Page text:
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Population Pharmacokinetics and Pharmacogenetics of Ethambutol in Adult Patients Coinfected with Tuberculosis and HIV

Journal article
Authors Jesper Sundell
E. Bienvenu
Sofia Birgersson
Angela Äbelö
Michael Ashton
Published in Antimicrobial Agents and Chemotherapy
Volume 64
Issue 2
Pages 9
ISSN 0066-4804
Publication year 2020
Published at Institute of Neuroscience and Physiology, Department of Pharmacology
Pages 9
Language en
Links dx.doi.org/10.1128/aac.01583-19
Keywords antimicrobial agents, clinical therapeutics, pharmacology, population, pharmacokinetics, antituberculosis drugs, body-size, clearance, rifampin, food, cytochrome-p450, pyrazinamide, children, cyp1a2, impact, Microbiology, Pharmacology & Pharmacy
Subject categories Pharmacology

Abstract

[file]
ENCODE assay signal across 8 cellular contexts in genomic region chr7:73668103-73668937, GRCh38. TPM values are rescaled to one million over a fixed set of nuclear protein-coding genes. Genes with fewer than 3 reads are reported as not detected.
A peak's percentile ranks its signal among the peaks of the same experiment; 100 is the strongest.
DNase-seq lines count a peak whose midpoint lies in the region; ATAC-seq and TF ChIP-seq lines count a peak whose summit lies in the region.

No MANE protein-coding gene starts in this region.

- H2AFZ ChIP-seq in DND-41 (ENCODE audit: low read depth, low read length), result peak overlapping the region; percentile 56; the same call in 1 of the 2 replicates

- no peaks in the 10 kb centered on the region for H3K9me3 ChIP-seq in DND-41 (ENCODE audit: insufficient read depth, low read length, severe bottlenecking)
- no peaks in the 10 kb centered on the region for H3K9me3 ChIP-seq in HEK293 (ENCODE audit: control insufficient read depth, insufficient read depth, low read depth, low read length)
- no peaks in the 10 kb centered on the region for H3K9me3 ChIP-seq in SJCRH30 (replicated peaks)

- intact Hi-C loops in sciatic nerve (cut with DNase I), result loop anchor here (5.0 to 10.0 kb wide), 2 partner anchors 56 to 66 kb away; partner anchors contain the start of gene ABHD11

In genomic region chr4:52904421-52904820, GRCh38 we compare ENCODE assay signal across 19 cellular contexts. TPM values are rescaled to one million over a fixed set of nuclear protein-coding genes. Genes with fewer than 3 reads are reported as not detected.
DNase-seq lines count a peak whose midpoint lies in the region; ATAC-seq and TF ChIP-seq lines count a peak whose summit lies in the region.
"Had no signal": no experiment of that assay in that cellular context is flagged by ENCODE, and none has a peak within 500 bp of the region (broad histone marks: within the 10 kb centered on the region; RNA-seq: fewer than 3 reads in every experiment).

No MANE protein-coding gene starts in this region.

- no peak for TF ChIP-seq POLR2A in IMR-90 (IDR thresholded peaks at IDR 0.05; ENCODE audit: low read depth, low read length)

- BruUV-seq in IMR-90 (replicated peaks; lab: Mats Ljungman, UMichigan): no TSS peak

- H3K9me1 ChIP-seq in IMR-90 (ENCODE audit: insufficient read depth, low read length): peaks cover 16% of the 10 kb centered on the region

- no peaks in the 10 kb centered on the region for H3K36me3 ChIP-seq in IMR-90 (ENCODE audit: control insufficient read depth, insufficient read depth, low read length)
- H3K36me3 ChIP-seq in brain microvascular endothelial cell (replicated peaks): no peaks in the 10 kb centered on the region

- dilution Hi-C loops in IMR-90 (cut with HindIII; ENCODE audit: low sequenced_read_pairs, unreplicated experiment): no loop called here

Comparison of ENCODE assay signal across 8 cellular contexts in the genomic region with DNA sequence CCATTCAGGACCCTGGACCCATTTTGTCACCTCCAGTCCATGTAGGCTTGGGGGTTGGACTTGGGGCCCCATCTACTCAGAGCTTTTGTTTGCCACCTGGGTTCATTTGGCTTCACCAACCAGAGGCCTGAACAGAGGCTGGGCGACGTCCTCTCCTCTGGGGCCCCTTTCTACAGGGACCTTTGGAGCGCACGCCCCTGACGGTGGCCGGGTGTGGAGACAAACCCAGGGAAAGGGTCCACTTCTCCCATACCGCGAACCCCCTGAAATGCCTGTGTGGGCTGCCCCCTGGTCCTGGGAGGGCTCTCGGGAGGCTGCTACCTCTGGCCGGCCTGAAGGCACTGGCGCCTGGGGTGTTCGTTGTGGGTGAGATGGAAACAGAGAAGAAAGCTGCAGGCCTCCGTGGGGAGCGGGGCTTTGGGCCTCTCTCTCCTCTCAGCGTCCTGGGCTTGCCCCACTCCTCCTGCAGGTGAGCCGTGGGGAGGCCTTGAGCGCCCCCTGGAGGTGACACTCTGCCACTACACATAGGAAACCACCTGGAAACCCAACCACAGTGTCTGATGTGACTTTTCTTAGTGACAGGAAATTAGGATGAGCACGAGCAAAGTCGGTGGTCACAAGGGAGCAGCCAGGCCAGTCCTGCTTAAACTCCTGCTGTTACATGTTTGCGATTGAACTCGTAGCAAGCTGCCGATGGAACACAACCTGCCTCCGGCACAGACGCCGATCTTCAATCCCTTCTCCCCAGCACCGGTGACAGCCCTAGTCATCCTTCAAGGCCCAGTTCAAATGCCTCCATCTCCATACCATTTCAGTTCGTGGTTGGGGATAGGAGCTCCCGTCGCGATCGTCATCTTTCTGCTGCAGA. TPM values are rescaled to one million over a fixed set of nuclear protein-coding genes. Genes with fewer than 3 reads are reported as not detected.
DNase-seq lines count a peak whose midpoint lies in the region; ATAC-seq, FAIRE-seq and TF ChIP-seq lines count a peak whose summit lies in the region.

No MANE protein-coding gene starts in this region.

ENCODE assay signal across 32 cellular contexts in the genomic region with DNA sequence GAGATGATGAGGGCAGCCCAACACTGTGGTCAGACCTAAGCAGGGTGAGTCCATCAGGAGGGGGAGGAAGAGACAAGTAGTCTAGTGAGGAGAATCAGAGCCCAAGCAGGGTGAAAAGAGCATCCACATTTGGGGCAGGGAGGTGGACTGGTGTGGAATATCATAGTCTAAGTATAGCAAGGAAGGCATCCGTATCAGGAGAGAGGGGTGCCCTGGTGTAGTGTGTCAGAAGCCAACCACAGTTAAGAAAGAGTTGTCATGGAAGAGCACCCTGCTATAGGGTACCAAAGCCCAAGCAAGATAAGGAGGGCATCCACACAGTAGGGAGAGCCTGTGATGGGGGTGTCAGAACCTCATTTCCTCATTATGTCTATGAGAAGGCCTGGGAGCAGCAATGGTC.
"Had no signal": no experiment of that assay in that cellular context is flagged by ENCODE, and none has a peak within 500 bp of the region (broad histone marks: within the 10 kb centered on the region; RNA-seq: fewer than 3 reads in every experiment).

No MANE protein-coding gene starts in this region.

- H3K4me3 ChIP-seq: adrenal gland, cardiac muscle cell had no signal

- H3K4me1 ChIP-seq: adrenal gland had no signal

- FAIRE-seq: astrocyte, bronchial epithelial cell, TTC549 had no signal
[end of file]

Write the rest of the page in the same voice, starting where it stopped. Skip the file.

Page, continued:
This study aimed to characterize the population pharmacokinetics and pharmacogenetics of ethambutol in tuberculosis-HIV-coinfected adult patients. Ethambutol plasma concentrations, determined by liquid chromatography-tandem mass spectrometry, in 63 patients receiving ethambutol as part of rifampin-based fixed-dose combination therapy for tuberculosis were analyzed using nonlinear mixed-effects modeling. A one-compartment disposition model with first-order elimination and four transit compartments prior to first-order absorption was found to adequately describe the concentration-time profiles of ethambutol in plasma. Body weight was implemented as an allometric function on the clearance and volume parameters. Estimates of oral clearance and volume of distribution were 77.4 liters/h and 76.2 liters, respectively. A G/A mutation with regard to CYP1A2 2159 G>A was associated with a 50% reduction in relative bioavailability. Simulations revealed that doses of 30 mg/kg of body weight and 50 mg/kg for G/G and G/A carriers, respectively, would result in clinically adequate exposure. The results presented here suggest that CYP1A2 polymorphism affects ethambutol exposure in this population and that current treatment guidelines may result in underexposure in patients coinfected with tuberculosis and HIV. Based on simulations, a dose increase from 15 to 20 mg/kg to 30 mg/kg is suggested. However, the 50-mg/kg dose required to reach therapeutic exposure in G/A carriers may be inappropriate due to the dose-dependent toxicity of ethambutol. Additional studies are required to further investigate CYP450 polymorphism effects on ethambutol pharmacokinetics.

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